Apache Kafka Foundation Course - Installing Kafka in Google Cloud


Welcome back to Apache Kafka Tutorial. This video is an update for Apache Kafka 1.x. Many of my viewers don't have access to a Linux machine. Some of them had a Linux machine, but they struggle to download and install JDK and Kafka. This video will help them to quickly setup Apache Kafka in a Google Cloud VM. Google cloud VMs are quite cheap, and if you are a first-time user, they offer one-year free access to various Cloud services. This video will help you to get quick access to latest Kafka VM in Google Cloud. I recommend all my students and followers to gain access to GCP. I have a video tutorial as well to set up your free GCP account . You can take advantage of free GCP service for your learning efforts.
Great. Let's start.

Installing Kafka in Google Cloud

I am assuming you already have access to Google Cloud Account. You can follow these steps to set up a single node Kafka VM in Google Cloud.

  1. Login to your GCP account.
  2. Go to GCP products and services menu.
  3. Click Cloud Launcher
  4. Search for Kafka. You will see multiple options. For a single node setup, I prefer to use the Google VM Image. You can also try the single node Bitnami image. There is a multi-node Bitnami Image as well. However, they designed it for production usage with larger VM configurations. For your learning purposes, the Google image is good enough.
  5. Select the Kafka VM Image.
  6. You will notice the Kafka version, Operating system, and other packages.
  7. Your Kafka usage is free, but you have a cost associated with the VM for CPU, Memory and the disk space. But don't worry about it. Google is charging you on a per hour basis. You also have a free credit for a year.
  8. Click the launch button. You can review and change some configurations, but the default settings are fair enough.
  9. Click the Deploy button at the bottom of the page. That's it. Just wait for few minutes and GCP will launch your single node Kafka VM.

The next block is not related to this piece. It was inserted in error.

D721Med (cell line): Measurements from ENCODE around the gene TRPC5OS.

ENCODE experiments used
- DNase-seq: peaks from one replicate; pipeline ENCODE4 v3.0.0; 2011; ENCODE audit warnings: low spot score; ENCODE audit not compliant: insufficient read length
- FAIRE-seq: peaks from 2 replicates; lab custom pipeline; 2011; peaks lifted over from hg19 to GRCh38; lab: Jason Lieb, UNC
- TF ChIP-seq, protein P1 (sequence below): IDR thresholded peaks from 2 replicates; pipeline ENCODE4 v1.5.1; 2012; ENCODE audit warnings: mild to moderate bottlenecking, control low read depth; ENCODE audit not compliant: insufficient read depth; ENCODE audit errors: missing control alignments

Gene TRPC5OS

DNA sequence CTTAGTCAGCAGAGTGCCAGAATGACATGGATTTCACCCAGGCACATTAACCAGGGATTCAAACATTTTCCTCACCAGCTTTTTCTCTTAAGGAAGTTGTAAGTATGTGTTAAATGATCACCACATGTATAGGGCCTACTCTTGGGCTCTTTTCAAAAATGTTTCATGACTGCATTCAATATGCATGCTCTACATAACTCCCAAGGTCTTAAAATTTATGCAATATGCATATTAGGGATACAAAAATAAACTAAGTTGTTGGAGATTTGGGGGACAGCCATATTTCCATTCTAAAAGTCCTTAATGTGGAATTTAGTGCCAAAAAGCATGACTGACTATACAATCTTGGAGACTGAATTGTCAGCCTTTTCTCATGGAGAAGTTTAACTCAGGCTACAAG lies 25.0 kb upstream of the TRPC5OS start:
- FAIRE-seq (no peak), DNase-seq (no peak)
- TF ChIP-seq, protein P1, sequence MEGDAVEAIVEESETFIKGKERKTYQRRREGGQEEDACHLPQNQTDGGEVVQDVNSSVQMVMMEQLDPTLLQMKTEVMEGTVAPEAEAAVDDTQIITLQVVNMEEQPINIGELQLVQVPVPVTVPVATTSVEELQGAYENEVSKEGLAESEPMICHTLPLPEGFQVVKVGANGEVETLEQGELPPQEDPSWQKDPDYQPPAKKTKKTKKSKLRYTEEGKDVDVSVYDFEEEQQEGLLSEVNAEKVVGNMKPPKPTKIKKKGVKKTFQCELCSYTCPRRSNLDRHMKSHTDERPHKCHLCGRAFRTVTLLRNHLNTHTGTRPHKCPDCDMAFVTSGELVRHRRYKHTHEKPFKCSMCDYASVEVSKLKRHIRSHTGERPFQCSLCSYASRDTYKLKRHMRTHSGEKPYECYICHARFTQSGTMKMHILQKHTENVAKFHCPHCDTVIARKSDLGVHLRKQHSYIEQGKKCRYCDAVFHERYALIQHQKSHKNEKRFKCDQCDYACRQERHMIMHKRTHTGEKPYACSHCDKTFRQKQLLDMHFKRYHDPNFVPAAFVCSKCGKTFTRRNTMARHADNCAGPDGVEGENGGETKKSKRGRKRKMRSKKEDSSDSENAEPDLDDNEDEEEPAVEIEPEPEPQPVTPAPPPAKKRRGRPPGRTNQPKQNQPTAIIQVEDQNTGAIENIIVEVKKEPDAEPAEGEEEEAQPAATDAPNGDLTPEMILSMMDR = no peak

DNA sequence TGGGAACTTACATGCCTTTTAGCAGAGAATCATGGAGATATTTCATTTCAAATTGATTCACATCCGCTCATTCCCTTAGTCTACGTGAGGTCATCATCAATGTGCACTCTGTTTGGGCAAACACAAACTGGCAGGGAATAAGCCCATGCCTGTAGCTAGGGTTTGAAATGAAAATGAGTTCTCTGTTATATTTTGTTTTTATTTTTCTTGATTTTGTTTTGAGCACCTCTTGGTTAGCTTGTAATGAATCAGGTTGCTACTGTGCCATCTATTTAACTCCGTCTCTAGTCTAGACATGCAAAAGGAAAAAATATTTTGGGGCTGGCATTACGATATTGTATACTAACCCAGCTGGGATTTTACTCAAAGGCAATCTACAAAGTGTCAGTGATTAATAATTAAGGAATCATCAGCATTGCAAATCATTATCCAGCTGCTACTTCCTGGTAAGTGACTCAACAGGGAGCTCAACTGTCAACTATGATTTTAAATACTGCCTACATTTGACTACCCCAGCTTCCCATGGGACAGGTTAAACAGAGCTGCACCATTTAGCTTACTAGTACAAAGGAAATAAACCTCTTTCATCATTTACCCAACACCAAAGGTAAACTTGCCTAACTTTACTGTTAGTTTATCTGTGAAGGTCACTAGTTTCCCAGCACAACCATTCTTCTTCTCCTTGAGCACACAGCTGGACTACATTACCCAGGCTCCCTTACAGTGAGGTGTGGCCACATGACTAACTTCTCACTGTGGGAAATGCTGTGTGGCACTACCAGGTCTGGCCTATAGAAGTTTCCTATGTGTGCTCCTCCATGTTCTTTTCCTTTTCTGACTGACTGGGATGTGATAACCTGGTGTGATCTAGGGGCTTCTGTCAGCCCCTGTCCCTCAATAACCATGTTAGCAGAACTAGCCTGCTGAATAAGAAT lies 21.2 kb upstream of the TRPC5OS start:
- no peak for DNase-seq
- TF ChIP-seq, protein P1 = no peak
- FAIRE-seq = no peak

10. You can SSH to the VM from your deployment page, or you can go to your homepage, then visit the compute engine page, and SSH to your VM.
  11. Once you finish your work, you can select the VM and stop it. Your billing will stop. You can come back next day, pick the VM and start it again.
  12. You Kafka VM comes preconfigured. All services are up and running. You can start using it right away.

Kafka Quick Start

Let's do some simple things. Go to Kafka documentation quick start page. You don't need to perform step 1 and step 2. We already completed the setup, and the services are already running. You can copy the command to create a Kafka topic and execute it. Our Kafka VM comes with appropriate PATH settings. So, we just copy the command. There is no need to specify the path.

                                    
    kafka-topics.sh --create --zookeeper localhost:2181 --replication-factor 1 --partitions 1 --topic test     
                        

Next command is to list the available topics.

                                        
    kafka-topics.sh --list --zookeeper localhost:2181                                    
                                 

You can open two SSH windows. Start a console consumer in one window and a console producer in another window. Let's do that. Start the producer.

                                            
    kafka-console-producer.sh --broker-list localhost:9092 --topic test                                    
                                     

Start a consumer.

                                                
    kafka-console-consumer.sh --bootstrap-server localhost:9092 --topic test --from-beginning                                    
                                         

Now, you can type some messages in the producer window. You will see them arriving in the consumer window. Press Control+C to terminate the consumer and similarly the producer.
If you no longer need the Kafka VM, navigate to deployment manager and delete it. Removing your VM directly, doesn't clean up everything. So, instead of just deleting your VM from compute instance page, make sure to delete it from your deployments page.
Great. That's it for this session.
Thank you for watching Learning Journal. Keep learning and Keep growing.


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